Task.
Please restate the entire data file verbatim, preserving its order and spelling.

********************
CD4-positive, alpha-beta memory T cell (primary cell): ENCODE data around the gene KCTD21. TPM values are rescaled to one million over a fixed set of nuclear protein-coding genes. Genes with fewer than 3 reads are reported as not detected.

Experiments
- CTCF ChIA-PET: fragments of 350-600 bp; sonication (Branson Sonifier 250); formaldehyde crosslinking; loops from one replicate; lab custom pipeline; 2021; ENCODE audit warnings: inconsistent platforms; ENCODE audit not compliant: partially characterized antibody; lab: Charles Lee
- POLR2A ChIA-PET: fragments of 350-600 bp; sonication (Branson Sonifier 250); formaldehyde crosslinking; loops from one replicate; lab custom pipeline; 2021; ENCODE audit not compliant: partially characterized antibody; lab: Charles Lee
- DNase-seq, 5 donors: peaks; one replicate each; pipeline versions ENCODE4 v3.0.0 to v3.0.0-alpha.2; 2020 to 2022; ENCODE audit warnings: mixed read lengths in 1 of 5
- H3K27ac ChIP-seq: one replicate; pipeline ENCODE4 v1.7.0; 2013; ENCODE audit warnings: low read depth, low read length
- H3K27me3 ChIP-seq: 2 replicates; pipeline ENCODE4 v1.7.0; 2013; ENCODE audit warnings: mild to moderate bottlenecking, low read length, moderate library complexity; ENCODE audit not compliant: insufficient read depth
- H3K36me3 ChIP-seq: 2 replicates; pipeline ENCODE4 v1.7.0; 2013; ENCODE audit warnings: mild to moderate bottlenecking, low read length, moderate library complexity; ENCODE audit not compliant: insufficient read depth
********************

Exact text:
CD4-positive, alpha-beta memory T cell (primary cell): ENCODE data around the gene KCTD21. TPM values are rescaled to one million over a fixed set of nuclear protein-coding genes. Genes with fewer than 3 reads are reported as not detected.

Experiments
- CTCF ChIA-PET: fragments of 350-600 bp; sonication (Branson Sonifier 250); formaldehyde crosslinking; loops from one replicate; lab custom pipeline; 2021; ENCODE audit warnings: inconsistent platforms; ENCODE audit not compliant: partially characterized antibody; lab: Charles Lee
- POLR2A ChIA-PET: fragments of 350-600 bp; sonication (Branson Sonifier 250); formaldehyde crosslinking; loops from one replicate; lab custom pipeline; 2021; ENCODE audit not compliant: partially characterized antibody; lab: Charles Lee
- DNase-seq, 5 donors: peaks; one replicate each; pipeline versions ENCODE4 v3.0.0 to v3.0.0-alpha.2; 2020 to 2022; ENCODE audit warnings: mixed read lengths in 1 of 5
- H3K27ac ChIP-seq: one replicate; pipeline ENCODE4 v1.7.0; 2013; ENCODE audit warnings: low read depth, low read length
- H3K27me3 ChIP-seq: 2 replicates; pipeline ENCODE4 v1.7.0; 2013; ENCODE audit warnings: mild to moderate bottlenecking, low read length, moderate library complexity; ENCODE audit not compliant: insufficient read depth
- H3K36me3 ChIP-seq: 2 replicates; pipeline ENCODE4 v1.7.0; 2013; ENCODE audit warnings: mild to moderate bottlenecking, low read length, moderate library complexity; ENCODE audit not compliant: insufficient read depth